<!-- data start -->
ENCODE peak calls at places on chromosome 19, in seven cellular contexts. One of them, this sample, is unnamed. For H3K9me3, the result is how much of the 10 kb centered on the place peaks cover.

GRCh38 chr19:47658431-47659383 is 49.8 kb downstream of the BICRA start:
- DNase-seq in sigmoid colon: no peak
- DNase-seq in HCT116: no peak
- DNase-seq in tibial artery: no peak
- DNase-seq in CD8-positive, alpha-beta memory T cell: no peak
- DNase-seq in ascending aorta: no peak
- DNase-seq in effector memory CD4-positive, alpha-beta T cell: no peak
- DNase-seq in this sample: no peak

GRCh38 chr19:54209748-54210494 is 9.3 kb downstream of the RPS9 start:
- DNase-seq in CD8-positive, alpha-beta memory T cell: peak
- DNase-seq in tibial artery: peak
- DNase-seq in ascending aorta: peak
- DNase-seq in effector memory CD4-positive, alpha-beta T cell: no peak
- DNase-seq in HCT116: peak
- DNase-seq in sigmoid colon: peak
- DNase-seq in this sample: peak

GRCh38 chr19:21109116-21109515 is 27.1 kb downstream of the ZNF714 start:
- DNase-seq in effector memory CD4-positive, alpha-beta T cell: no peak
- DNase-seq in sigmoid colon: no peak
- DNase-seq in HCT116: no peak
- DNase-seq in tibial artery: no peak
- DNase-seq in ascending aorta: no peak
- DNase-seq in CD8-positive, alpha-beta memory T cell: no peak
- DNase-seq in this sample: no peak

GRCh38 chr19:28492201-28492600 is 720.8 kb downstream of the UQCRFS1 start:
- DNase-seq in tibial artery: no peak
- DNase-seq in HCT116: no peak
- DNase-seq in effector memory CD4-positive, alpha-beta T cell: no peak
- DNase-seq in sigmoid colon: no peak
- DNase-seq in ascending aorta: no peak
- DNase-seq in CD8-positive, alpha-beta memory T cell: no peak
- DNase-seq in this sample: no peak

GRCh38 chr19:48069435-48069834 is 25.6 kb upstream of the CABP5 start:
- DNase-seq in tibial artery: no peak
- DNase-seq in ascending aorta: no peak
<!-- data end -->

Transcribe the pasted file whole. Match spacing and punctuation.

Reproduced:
ENCODE peak calls at places on chromosome 19, in seven cellular contexts. One of them, this sample, is unnamed. For H3K9me3, the result is how much of the 10 kb centered on the place peaks cover.

GRCh38 chr19:47658431-47659383 is 49.8 kb downstream of the BICRA start:
- DNase-seq in sigmoid colon: no peak
- DNase-seq in HCT116: no peak
- DNase-seq in tibial artery: no peak
- DNase-seq in CD8-positive, alpha-beta memory T cell: no peak
- DNase-seq in ascending aorta: no peak
- DNase-seq in effector memory CD4-positive, alpha-beta T cell: no peak
- DNase-seq in this sample: no peak

GRCh38 chr19:54209748-54210494 is 9.3 kb downstream of the RPS9 start:
- DNase-seq in CD8-positive, alpha-beta memory T cell: peak
- DNase-seq in tibial artery: peak
- DNase-seq in ascending aorta: peak
- DNase-seq in effector memory CD4-positive, alpha-beta T cell: no peak
- DNase-seq in HCT116: peak
- DNase-seq in sigmoid colon: peak
- DNase-seq in this sample: peak

GRCh38 chr19:21109116-21109515 is 27.1 kb downstream of the ZNF714 start:
- DNase-seq in effector memory CD4-positive, alpha-beta T cell: no peak
- DNase-seq in sigmoid colon: no peak
- DNase-seq in HCT116: no peak
- DNase-seq in tibial artery: no peak
- DNase-seq in ascending aorta: no peak
- DNase-seq in CD8-positive, alpha-beta memory T cell: no peak
- DNase-seq in this sample: no peak

GRCh38 chr19:28492201-28492600 is 720.8 kb downstream of the UQCRFS1 start:
- DNase-seq in tibial artery: no peak
- DNase-seq in HCT116: no peak
- DNase-seq in effector memory CD4-positive, alpha-beta T cell: no peak
- DNase-seq in sigmoid colon: no peak
- DNase-seq in ascending aorta: no peak
- DNase-seq in CD8-positive, alpha-beta memory T cell: no peak
- DNase-seq in this sample: no peak

GRCh38 chr19:48069435-48069834 is 25.6 kb upstream of the CABP5 start:
- DNase-seq in tibial artery: no peak
- DNase-seq in ascending aorta: no peak